We can’t tell you much about this one because our corporate firewall judges the site to be “questionable” and won’t grant us access. But it seems to be a service that lets users spy on other handsets, predominantly to catch cheating spouses.

FonYou Telecom

Spanish MVNO now taking its central concept to other operators as a white label service. Cloud based services that the firm says will enable carriers to significantly improve their relevance to the customer include deep online account management and call recording that CEO Fernando Núñez Mendoza says will ensure operators can compete with the likes of Google Voice, Ribbit and Skype.

Jasper Wireless

End to end M2M specialist that looks to help operators build an M2M business. Works with carriers from the start of the sales cycle through the deployment of its Acquisition Engine and promises developer programme as well as access to existing M2M customers that have already standardised on the Jasper platform.


Augmented reality browser from Dutch firm SPRXmobile, which claims the product is a world first. Launched in June 2009 Layar was designed initially for Android handsets. A first attempt at an iPhone version was pulled from Apple’s App Store but an improved follow up is now available. A deal was recently signed with Samsung that sees the Layar application pre-installed on the Korean firm’s Galaxy S Android handset.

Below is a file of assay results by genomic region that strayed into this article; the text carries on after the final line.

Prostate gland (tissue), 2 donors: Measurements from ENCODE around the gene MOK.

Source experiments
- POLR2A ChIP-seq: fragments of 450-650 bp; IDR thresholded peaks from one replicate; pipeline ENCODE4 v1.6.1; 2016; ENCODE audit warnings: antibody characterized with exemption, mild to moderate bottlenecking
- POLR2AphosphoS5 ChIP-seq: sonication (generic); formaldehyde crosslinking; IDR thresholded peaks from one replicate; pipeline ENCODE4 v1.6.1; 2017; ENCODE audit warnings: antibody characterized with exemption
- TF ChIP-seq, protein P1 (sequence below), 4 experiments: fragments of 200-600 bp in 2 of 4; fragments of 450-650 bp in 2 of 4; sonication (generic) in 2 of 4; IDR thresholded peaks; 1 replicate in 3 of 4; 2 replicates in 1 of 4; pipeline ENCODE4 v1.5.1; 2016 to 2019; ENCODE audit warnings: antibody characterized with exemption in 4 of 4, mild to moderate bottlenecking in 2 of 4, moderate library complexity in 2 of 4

Patient monitoring solution from Japanese player Mobile Healthcare. Application enables patients to keep a firmer grasp on key health metrics such as blood sugar, blood pressure and calorie intake while relaying information to primary health care providers.


Mobile ticketing specialist that has run a number of programmes with the likes of Vodafone and O2.


US outfit that allows anyone with content to publish to build a mobile website that will then be hosted by the firm. It promises consistency of performance across all mobile internet-enabled handsets.

Percent Mobile

US analytics firm that allows fixed and mobile internet website owners to track traffic to their sites.


Manufacturers what it claims is the world’s smallest hearing aid with full wireless connectivity built in. Its products can connect to mobile phones, televisions, PCs and digital media players.